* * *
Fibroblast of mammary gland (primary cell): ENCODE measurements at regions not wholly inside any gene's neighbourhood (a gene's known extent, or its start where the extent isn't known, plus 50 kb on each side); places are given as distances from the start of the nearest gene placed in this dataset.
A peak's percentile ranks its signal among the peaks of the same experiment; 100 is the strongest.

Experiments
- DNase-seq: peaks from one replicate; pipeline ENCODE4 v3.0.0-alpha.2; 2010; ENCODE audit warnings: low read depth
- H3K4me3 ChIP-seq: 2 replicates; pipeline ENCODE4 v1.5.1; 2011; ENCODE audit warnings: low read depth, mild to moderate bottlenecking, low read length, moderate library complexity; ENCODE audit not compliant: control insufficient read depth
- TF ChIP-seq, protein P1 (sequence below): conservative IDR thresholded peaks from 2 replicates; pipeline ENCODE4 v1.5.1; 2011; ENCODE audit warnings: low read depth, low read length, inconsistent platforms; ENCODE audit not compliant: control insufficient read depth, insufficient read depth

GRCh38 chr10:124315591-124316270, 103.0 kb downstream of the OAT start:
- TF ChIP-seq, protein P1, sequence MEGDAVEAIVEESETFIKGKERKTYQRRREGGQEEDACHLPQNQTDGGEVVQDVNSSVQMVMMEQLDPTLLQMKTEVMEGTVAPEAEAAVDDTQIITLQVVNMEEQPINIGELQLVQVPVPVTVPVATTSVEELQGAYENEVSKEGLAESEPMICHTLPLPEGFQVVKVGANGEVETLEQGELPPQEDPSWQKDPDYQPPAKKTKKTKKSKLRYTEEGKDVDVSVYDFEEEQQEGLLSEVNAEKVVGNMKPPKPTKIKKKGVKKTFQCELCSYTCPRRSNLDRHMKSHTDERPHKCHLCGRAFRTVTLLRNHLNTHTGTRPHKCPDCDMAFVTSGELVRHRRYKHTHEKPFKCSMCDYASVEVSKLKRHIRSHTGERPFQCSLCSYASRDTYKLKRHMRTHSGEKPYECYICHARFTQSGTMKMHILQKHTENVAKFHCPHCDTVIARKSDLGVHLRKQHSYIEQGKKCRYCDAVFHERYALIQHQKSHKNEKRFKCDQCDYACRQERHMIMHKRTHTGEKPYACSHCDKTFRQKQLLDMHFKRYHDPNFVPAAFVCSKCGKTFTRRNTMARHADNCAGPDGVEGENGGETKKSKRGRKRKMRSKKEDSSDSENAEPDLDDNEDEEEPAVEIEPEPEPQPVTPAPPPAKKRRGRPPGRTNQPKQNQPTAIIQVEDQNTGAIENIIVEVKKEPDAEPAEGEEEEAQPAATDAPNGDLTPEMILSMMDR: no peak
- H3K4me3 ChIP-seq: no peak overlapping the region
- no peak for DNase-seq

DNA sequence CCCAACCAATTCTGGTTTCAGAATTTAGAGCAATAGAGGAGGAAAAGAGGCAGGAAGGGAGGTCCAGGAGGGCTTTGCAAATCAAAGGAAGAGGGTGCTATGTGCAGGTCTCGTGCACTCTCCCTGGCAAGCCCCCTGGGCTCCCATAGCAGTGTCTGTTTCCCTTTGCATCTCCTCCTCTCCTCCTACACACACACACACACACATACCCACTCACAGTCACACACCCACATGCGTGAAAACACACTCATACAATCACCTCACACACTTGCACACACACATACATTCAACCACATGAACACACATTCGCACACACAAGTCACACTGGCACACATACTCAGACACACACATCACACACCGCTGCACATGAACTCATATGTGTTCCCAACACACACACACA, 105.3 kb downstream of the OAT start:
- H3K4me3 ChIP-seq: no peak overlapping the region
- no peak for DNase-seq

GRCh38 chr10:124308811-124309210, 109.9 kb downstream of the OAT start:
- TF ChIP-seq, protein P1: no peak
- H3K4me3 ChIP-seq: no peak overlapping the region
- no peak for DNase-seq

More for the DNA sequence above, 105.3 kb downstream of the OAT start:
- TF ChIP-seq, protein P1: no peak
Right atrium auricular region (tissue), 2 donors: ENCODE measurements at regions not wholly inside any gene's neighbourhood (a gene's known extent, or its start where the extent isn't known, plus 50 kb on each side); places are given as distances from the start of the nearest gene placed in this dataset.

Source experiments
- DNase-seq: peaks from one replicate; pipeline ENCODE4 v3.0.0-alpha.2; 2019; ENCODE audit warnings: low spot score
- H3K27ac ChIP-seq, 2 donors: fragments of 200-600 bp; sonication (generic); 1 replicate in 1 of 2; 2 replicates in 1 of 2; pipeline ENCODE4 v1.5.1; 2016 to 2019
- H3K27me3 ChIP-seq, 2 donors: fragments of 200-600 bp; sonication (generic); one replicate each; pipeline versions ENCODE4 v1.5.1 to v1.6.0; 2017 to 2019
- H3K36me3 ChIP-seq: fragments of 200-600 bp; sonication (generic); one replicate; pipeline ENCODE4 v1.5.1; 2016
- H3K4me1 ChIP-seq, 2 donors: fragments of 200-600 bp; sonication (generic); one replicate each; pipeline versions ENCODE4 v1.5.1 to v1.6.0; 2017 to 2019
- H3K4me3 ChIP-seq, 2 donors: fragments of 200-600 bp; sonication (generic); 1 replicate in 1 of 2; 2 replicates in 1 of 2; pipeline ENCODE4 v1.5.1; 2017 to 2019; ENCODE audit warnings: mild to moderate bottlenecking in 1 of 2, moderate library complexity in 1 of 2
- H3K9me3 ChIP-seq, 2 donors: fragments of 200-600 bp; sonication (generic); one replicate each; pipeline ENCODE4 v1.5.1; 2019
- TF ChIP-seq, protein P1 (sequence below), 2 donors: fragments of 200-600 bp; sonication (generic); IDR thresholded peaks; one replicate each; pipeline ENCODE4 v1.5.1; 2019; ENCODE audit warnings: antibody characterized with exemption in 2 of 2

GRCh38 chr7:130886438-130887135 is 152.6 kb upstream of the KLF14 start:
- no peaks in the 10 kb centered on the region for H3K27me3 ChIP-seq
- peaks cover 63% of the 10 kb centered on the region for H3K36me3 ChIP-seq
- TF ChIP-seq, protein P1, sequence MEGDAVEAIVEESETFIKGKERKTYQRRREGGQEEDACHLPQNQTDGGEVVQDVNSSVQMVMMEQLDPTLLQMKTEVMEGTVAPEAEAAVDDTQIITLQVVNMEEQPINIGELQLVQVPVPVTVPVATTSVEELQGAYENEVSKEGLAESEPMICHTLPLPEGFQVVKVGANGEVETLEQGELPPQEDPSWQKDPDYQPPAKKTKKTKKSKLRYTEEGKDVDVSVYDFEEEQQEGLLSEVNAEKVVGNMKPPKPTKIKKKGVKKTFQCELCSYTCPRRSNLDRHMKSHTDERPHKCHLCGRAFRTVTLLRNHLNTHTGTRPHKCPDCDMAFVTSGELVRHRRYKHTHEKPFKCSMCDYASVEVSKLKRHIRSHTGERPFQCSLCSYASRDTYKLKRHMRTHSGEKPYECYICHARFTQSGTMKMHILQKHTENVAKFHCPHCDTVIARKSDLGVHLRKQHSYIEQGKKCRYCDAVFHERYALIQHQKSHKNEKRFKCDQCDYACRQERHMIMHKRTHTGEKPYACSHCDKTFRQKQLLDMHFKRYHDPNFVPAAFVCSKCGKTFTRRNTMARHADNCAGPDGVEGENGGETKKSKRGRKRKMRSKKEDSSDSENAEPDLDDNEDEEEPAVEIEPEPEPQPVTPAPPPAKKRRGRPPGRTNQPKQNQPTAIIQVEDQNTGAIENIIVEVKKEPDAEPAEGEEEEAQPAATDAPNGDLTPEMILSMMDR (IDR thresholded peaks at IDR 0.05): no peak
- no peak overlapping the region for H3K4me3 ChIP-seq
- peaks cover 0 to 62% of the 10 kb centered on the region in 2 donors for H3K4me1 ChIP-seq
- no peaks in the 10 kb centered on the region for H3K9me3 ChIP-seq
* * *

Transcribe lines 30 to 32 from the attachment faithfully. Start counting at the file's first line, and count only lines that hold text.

GRCh38 chr7:130886438-130887135 is 152.6 kb upstream of the KLF14 start:
- no peaks in the 10 kb centered on the region for H3K27me3 ChIP-seq
- peaks cover 63% of the 10 kb centered on the region for H3K36me3 ChIP-seq